LUCA CIFERRI

Hyundai's self-driving Ioniq calmed my safety fears

Hyundai's self-driving Ioniq, shown, uses lidar technology fitted behind the front bumper rather than on the roof, retaining the car's sleek design.
Luca Ciferri is Editor of Automotive News Europe
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I’m a big fan of autonomous driving and am eager to buy a fully self-driving car as soon as I can, but many others are skeptical. One reason is they want to be sure that the artificial intelligence in control of their vehicle knows exactly what’s happening on the road around the car.

To overcome those fears Hyundai made available autonomous Ioniq models to visitors of this week’s CES consumer electronics show in Las Vegas.

After testing one around the roads surrounding the CES venue, I think Hyundai has found an effective way to calm the safety fears of even the strongest doubters.

The self-driving Ioniq uses lidar technology (a laser and radar-based detection system) to identify surrounding vehicles, people and objects. A large display on top of the dashboard showed me what the car sees. A green light means everything is going smoothly, while a red light indicated that the car was about to intervene, mainly braking or steering when it detected an approaching obstacle.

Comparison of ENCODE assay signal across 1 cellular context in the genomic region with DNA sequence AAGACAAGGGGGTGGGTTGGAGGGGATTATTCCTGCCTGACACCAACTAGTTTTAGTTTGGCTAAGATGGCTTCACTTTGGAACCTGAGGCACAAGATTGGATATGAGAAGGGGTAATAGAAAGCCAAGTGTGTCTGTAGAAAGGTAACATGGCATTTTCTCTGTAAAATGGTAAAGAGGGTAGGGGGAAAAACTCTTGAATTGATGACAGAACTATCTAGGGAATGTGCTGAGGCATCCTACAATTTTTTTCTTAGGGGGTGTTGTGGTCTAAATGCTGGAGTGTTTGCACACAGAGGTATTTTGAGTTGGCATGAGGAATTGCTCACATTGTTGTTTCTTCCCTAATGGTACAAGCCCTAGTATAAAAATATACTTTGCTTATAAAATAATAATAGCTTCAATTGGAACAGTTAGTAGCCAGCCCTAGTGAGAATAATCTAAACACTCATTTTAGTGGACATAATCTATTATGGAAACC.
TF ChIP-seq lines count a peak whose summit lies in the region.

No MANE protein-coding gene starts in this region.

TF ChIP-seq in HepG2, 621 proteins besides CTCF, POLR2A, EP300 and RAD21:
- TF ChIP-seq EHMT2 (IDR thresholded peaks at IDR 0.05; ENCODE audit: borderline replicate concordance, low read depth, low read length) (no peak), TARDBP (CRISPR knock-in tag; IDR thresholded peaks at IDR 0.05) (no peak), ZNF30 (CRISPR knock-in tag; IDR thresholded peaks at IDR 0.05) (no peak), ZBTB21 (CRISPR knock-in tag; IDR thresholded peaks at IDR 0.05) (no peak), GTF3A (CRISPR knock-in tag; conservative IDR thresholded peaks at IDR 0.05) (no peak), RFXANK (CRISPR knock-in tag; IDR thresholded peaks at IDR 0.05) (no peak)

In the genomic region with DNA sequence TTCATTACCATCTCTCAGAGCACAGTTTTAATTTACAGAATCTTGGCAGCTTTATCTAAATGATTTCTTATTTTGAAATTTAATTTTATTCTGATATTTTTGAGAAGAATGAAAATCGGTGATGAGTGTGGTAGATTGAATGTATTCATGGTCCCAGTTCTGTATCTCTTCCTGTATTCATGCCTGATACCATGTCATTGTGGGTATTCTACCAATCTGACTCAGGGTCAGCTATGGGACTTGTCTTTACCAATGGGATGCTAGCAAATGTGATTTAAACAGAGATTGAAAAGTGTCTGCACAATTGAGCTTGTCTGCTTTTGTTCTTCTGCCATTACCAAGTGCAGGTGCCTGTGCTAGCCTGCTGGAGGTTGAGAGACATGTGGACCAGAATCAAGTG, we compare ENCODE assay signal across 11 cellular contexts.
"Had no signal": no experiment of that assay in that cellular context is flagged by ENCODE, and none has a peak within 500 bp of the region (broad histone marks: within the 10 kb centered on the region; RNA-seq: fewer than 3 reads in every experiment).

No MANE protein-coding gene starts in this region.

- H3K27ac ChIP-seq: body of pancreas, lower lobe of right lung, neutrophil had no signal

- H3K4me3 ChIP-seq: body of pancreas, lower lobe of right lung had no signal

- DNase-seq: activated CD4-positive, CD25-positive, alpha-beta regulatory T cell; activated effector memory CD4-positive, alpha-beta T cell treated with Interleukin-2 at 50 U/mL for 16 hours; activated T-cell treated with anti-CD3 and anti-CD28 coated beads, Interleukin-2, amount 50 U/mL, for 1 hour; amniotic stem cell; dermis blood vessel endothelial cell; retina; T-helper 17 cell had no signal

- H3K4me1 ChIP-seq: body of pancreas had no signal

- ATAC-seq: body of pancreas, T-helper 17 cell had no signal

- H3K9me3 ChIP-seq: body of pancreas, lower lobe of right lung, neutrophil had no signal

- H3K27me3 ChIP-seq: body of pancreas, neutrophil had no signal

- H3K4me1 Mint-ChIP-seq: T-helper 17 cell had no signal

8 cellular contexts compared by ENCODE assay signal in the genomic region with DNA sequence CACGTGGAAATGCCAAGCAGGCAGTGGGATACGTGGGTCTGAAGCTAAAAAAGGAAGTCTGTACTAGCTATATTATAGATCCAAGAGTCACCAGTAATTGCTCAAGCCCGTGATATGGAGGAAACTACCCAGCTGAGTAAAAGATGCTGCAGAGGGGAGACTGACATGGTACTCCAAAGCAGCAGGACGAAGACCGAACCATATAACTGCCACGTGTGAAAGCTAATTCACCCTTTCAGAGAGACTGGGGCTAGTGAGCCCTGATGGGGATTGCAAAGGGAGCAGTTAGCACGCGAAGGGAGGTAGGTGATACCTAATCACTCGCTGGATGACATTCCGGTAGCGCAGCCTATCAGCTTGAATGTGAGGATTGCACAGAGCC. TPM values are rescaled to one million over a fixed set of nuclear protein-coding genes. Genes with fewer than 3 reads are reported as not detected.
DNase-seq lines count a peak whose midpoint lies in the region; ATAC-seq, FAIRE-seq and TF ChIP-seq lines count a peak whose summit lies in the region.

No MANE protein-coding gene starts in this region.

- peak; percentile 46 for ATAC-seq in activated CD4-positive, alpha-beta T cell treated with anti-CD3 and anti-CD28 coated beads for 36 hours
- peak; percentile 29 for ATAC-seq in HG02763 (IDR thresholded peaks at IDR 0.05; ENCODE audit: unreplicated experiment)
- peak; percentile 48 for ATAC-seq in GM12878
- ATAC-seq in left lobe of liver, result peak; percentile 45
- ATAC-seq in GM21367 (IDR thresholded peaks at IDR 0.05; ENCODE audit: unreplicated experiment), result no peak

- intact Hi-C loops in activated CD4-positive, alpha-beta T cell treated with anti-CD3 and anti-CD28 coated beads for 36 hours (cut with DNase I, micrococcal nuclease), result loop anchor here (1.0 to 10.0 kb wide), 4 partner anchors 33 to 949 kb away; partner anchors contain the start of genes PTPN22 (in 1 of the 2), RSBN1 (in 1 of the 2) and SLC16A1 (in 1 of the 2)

The good news for autonomous driving skeptics was that the car detected pedestrians much sooner than I did, including a man I missed because he was partially hidden by a light pole.

The full-electric Ioniq drove smoothly around Las Vegas, stopping and restarting at traffic lights. It coped perfectly with curves in the road and even tight 90-degree bends.

Hyundai placed the lidar technology behind the front bumper rather than on the roof to keep the car’s sleek design. The detection systems were integrated as much as possible with the production Ioniq’s existing functions such as the smart cruise control system’s radar and the lane-keeping assistant’s cameras.

Hyundai wants to make autonomous driving affordable and says it is refining its self-driving technologies to use less computing power, but executives couldn't say how much its cars with autonomous technology would cost.

My only disappointment from the road test was the answer I got to the question any potential buyer will ask: "When can I buy a car with this level of hands-free, eyes-free autonomous driving?"

The answer was clear: “As soon as legislation permits it.”

This is good news and bad news because the technology is almost there to make autonomous driving commercially viable but legislation -- particularly in Europe -- is still a long way from making this possible.

You can reach Luca Ciferri at lciferri@crain.com.

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